Redefining Retirement: Sage Advice from a Student Intern

With newfound freedom in retirement—and not really interested in golf—67-year-old Joel Cohen decided to pursue untapped career interests and passion projects after a 40-year career as an economist. He is an activist, a published writer and a graduate student in social work who is currently interning at CJE Counseling Services. What motivated him to begin a social worker career at this stage in his life? “I wanted to do something more meaningful. That—combined with an early experience I had working with undergraduates from vulnerable communities—set me on this new course. I knew early on that there were other things I wanted to do, but I also knew I couldn’t do it all at the same time, so I just paced myself.”

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So far, his twoyear Master of Social Work (MSW) program at Northeastern Illinois University has been a positive experience. Because of his decades-long career, albeit in another field, he can take on additional roles like coaching other students who are struggling with statistics. “There’s a lot of research in social work. I can distill and explain concepts presented by faculty and in journal articles to my classmates, many of whom don’t have backgrounds in statistics or suffer from math anxiety.”

So what led Cohen to CJE? He not only lives near CJE’s main office in West Rogers Park, but CJE Counseling Services seemed to be a natural fit with its commitment to providing mental healthcare and support for older adults who are navigating the challenges of aging, particularly during retirement.

“I thought that I would be a great fit because my age is so well aligned with the population served by CJE.”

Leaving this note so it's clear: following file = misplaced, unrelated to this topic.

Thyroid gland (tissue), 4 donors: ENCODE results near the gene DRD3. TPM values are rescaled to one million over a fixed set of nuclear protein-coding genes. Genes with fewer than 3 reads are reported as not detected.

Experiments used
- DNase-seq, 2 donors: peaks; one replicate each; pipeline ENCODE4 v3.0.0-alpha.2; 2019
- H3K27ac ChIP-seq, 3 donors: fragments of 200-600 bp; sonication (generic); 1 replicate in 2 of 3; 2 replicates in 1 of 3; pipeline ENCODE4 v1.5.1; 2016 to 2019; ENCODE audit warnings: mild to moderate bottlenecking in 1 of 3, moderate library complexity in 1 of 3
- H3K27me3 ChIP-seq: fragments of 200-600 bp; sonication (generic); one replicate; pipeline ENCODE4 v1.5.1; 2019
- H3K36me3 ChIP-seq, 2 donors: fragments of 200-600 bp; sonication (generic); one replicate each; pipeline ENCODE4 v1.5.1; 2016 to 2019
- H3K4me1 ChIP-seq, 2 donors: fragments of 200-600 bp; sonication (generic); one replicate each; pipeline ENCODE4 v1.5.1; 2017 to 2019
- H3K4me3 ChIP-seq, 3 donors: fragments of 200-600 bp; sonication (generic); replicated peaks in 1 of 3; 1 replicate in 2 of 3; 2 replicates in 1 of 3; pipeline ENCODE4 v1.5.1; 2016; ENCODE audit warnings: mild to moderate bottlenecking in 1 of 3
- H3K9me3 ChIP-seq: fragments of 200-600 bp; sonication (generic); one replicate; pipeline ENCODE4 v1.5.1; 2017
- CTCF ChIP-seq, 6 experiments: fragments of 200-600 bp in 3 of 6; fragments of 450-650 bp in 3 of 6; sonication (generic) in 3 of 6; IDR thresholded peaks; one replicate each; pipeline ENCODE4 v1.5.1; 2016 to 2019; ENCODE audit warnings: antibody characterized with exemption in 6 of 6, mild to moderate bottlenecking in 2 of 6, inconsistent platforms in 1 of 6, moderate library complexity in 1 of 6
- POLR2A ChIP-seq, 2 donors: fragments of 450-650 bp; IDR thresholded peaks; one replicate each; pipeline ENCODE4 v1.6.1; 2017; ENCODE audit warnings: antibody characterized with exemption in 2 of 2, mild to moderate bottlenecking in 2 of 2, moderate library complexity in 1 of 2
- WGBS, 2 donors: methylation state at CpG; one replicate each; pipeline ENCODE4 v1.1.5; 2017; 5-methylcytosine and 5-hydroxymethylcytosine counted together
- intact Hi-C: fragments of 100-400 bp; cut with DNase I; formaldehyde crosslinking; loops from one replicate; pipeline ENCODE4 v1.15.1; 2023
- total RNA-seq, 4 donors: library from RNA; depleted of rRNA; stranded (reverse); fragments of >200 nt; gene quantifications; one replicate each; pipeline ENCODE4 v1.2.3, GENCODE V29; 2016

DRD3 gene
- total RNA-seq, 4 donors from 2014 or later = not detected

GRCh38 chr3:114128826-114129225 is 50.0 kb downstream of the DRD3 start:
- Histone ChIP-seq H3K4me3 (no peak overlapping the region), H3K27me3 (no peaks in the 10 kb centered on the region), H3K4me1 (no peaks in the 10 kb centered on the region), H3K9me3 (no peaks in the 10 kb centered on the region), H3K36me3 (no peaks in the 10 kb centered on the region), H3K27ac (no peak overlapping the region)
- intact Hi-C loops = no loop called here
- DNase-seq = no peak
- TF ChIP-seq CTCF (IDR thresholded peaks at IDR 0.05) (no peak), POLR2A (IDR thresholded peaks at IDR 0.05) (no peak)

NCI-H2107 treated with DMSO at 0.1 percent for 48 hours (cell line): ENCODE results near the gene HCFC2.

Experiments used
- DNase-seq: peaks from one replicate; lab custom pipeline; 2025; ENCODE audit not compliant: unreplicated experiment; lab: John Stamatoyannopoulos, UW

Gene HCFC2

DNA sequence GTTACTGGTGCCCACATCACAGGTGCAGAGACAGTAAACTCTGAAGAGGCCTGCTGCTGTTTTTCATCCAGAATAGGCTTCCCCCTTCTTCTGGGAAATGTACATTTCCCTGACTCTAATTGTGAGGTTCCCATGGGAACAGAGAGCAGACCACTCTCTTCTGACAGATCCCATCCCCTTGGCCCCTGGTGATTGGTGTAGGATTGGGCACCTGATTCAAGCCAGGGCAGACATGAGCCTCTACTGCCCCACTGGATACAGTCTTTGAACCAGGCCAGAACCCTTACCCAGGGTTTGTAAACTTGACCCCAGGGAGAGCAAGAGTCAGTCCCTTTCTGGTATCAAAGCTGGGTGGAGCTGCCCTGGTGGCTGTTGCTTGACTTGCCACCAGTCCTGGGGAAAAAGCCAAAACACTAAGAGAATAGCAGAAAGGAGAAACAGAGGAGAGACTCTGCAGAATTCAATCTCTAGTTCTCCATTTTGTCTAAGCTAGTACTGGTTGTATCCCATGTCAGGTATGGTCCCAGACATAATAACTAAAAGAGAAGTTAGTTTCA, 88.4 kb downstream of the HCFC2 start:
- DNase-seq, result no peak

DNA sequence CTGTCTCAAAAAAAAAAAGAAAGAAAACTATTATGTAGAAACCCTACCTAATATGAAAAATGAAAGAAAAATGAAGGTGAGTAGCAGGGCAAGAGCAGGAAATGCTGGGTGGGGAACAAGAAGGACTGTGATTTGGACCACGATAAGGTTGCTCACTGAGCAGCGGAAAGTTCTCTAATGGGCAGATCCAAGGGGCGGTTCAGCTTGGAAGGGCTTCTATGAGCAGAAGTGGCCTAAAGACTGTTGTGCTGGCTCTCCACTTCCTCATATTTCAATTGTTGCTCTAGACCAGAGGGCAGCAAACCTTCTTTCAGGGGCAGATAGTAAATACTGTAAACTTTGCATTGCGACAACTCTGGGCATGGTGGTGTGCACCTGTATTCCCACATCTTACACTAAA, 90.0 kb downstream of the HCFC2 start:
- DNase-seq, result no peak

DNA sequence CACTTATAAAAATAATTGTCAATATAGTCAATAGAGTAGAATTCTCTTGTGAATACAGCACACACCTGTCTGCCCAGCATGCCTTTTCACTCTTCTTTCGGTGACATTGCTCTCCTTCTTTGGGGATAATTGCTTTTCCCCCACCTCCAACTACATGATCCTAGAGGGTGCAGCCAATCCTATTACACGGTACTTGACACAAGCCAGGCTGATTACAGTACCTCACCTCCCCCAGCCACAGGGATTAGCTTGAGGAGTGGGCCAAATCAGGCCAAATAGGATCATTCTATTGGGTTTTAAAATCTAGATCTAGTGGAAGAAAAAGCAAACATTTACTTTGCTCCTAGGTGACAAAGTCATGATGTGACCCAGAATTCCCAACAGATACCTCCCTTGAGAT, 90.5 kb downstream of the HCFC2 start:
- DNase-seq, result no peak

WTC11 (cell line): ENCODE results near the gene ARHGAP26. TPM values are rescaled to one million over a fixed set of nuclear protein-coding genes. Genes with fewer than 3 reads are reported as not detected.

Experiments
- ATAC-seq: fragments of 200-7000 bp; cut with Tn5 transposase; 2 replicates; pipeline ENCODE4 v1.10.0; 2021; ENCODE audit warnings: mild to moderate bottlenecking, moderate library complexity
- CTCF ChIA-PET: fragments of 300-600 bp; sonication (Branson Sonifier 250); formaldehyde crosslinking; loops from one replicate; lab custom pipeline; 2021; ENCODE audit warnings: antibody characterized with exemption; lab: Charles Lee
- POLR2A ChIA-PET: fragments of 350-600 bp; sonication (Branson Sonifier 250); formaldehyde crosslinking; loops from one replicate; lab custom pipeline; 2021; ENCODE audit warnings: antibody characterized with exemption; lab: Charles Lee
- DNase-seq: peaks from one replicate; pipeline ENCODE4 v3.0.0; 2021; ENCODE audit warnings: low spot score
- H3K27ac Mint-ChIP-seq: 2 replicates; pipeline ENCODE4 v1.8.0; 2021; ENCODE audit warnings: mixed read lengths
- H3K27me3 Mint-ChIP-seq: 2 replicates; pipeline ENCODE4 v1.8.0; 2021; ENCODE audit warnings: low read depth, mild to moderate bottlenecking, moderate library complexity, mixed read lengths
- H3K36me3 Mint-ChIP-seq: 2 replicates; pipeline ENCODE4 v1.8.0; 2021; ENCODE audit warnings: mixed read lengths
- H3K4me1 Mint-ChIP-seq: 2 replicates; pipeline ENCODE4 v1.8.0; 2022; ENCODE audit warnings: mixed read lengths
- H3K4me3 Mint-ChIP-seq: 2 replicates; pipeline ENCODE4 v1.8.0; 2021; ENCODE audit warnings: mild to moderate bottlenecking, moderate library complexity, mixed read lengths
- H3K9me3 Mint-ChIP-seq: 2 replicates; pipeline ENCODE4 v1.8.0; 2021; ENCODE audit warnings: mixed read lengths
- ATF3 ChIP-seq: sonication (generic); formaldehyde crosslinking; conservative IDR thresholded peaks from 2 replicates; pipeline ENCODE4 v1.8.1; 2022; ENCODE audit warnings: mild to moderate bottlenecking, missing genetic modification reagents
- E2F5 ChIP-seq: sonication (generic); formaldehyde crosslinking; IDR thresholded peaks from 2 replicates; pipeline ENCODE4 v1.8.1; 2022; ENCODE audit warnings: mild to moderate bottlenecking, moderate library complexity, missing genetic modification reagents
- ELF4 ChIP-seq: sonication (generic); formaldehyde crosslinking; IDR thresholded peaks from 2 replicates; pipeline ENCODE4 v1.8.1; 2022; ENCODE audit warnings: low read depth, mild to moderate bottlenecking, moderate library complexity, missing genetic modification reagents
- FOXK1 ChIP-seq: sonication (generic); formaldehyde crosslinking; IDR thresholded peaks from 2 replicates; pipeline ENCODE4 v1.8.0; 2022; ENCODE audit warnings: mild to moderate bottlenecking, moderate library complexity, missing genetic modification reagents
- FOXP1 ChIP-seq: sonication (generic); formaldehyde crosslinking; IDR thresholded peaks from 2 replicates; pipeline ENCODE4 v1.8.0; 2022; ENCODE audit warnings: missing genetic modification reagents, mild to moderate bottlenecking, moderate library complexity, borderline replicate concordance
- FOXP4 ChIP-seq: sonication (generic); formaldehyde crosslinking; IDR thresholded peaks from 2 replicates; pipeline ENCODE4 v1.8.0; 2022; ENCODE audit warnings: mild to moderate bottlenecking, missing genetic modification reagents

As an intern with his own backstory and sage advice, Joel has had the unique opportunity to lead support groups, provide one-on-one counseling, and help facilitate CJE Counseling Services and Linkages community programs for the past year. “My internship at CJE hasn’t been typical of a first year student. I’ve taken on individual counseling tasks as well as support group counseling. Most students wouldn’t do that until their second year, but I have, due in part to my age and experience as well as staffing needs for the client caseload.”

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Is interning in your 60s any different from in your 20s? Resilience is as important in your later years as it is starting your first job fresh out of college. Staying open-minded to new opportunities has helped Cohen throughout his career and now as an intern. “What’s most important is the commitment to learning and adapting. The desire to learn helps. I thought it’d be a huge adjustment for me to walk into a new field and be the novice. But it’s really been a reassuring and positive experience. People have looked beyond my age and what I’ve done before.”

Being the new student or hire isn’t easy at any age, and learning something new can take time: “Making progress can be difficult,” said Cohen. “But there isn’t much more required than patience and the commitment to continue learning.”

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Student interns are generally in the process of discovering as much about themselves as they are job skillswise, and Cohen is no exception: “Working with the older population has given me a different perspective about my own life.”

As for his future plans in social work? “I’m not making plans for the long run yet. In the short run, I just want to finish my degree and lose the extra weight that I’ve gained from all the food my cohorts cook and bring to our classes.”

Cohen will need to find another internship for his second year of school, but he’s not ready to decide.

“I’m using this time to learn, so I don’t feel rushed in making a decision about specialization yet. I’m interested in working with other populations as well.”

And Cohen hasn’t completely given up his life as an economist. His experience has managed to manifest itself in other meaningful ways, such as through social activism: “Retirement from a 40-year economist career has given me a different perspective too. I’m no longer an employee anywhere, so I’m working to support anti-fracking organizations and lobbying groups.”

CJE’s professionals urge us all to strive to actively stretch our minds through new experiences, and we can be encouraged by Cohen’s perseverance: “I’m going to continue despite the deadlines and demands we experience in grad school,” adds Cohen with a chuckle.